Thu, Jul 17, 2003 - Page 3 News List

Soong moves to court KMT's leaders

CEMENTING BONDS The PFP chairman returned to the headquarters of his old party to meet Lien after trying to patch up relations with the legislative speaker

By Sandy Huang and Fiona Lu  /  STAFF REPORTERS

PFP Chairman James Soong (宋楚瑜) last night visited KMT headquarters for the first time since he was expelled from the party four years ago.

He last entered the building on July 16, 1999.

"I don't take the timing as a coincidence. Instead, I believe this is [KMT] Chairman Lien [Chan's (連戰)] thoughtful arrangement," he said.

Soong, a former KMT secretary-general and the first elected provincial governor of Taiwan, split from the KMT when he decided to run against Lien in the 2000 presidential election.

The two rivals reconciled in February to form a joint presidential ticket for next year's election.

"I never regretted my decision to leave the KMT since I realized that a gap of perception existed between the party leader at that time and reality," Soong told reporters.

Earlier yesterday, amid rumors of a planned PFP revolt against legislative speaker Wang Jin-pyng (王金平), Soong visited Wang to praise him for his work during a special session last week.

"The purpose of the visit is for the PFP to sincerely express its recognition of Wang's hard work in his role as the legislative speaker during the extraordinary session," said Soong, who led a group of PFP legislators to Wang's home yesterday afternoon.

"Given Taiwan's complicated political climate, no one can top Wang as a legislative speaker who can simultaneously win respect from both the ruling and opposition parties," Soong said.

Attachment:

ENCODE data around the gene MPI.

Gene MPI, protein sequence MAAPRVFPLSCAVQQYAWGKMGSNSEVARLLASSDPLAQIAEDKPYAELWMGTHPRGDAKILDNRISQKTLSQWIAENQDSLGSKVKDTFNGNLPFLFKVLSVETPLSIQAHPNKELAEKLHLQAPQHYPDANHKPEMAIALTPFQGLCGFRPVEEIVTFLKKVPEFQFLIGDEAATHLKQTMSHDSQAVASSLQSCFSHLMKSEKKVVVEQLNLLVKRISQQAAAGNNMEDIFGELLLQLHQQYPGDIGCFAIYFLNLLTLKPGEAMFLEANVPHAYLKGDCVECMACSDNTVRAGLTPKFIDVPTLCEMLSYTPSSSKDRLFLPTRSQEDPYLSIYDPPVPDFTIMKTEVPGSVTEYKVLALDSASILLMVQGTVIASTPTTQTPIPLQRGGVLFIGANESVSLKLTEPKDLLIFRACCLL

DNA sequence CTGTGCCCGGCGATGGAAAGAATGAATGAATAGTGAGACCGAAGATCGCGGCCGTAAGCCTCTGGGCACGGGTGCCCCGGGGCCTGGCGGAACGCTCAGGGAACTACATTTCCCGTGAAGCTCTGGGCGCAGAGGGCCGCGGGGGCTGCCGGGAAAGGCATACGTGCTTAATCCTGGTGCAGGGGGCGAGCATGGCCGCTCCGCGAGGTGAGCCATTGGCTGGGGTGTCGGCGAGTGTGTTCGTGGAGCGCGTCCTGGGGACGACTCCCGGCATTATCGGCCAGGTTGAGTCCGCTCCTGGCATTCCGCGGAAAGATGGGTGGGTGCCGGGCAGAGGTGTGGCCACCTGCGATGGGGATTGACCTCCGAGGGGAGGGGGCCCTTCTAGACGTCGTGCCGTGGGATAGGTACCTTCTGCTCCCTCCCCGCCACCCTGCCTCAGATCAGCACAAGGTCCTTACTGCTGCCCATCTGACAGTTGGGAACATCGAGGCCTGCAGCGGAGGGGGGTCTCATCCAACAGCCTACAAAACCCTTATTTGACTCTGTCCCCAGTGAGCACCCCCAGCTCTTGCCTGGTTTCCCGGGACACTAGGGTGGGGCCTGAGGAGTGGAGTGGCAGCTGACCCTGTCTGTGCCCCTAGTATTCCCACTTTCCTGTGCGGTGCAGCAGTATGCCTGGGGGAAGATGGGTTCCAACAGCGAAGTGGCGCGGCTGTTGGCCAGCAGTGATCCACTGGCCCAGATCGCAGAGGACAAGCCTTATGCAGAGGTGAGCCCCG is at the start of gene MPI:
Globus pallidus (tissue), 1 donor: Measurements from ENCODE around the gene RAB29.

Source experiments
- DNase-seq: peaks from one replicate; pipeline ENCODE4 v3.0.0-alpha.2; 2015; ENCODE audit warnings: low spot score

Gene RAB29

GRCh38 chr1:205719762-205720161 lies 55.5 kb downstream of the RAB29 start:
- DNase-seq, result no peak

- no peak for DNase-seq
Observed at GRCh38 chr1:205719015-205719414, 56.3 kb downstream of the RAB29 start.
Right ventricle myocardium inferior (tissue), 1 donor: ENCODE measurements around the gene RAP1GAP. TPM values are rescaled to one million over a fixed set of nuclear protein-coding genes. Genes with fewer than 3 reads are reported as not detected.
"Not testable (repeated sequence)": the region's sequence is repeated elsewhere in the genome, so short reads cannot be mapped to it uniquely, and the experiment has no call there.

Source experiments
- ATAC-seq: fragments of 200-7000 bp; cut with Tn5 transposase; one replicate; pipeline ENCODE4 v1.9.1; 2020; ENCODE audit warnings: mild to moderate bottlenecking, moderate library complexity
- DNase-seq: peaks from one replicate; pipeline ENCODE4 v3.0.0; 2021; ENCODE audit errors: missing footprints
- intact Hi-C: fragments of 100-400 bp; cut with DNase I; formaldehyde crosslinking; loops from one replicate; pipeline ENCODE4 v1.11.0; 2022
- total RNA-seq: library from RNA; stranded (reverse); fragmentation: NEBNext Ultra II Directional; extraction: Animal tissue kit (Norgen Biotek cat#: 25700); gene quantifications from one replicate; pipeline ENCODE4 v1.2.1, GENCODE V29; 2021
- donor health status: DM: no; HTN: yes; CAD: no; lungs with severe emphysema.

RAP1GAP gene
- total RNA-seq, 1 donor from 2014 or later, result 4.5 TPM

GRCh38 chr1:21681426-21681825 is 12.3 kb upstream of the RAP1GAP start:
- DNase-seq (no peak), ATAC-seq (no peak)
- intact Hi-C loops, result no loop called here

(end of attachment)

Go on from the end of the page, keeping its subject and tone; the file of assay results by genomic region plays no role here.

Tension erupted between the PFP and Wang last Thursday when Wang closed the three-day extraordinary session before the legislature had a chance to consider DPP Legislator Trong Chai's (蔡同榮) version of the referendum bill.

As well as the referendum legislation, the session also considered six economic bills, four of which were passed.

Wang drew fire from KMT Legislator Wang Chung-yu (王鍾渝) and PFP legislative caucus whip Chiu Yi (邱毅), who accused him of conspiring with the pan-green camp in delaying the passage of the referendum law.

It was following this altercation that rumors began circulating that Chiu and the director of the PFP's Center of Policy Research, Chang Hsien-yao (張顯耀), had wanted to launch a campaign to remove Wang from his post.

During yesterday's visit, Soong assured Wang that the rumors were not true.

Wang reiterated that he abandoned review of the referendum legislation in accordance with legislative procedure.

He nevertheless said he appreciated Soong's visit and stressed the importance of mutual respect now that the KMT and the PFP have formed a political alliance for next year's presidential election.

"I hope that both parties can convert our mutual respect for each other into substantive actions.

"Otherwise, it will be easy for outsiders to sow discord within the pan-blue camp," Wang said.

Chang accompanied Soong to visit Wang, but Chiu refused to join the group.

"I can't get over the fact that Wang not only refused to accept my calls when I attempted to reach him to explain myself, but he has also mobilized his supporters in Kaohsiung County to protest on his behalf," Chiu said.

Chiu said he planned to return to his constituency in Kaohsiung City to mobilize support against Wang.

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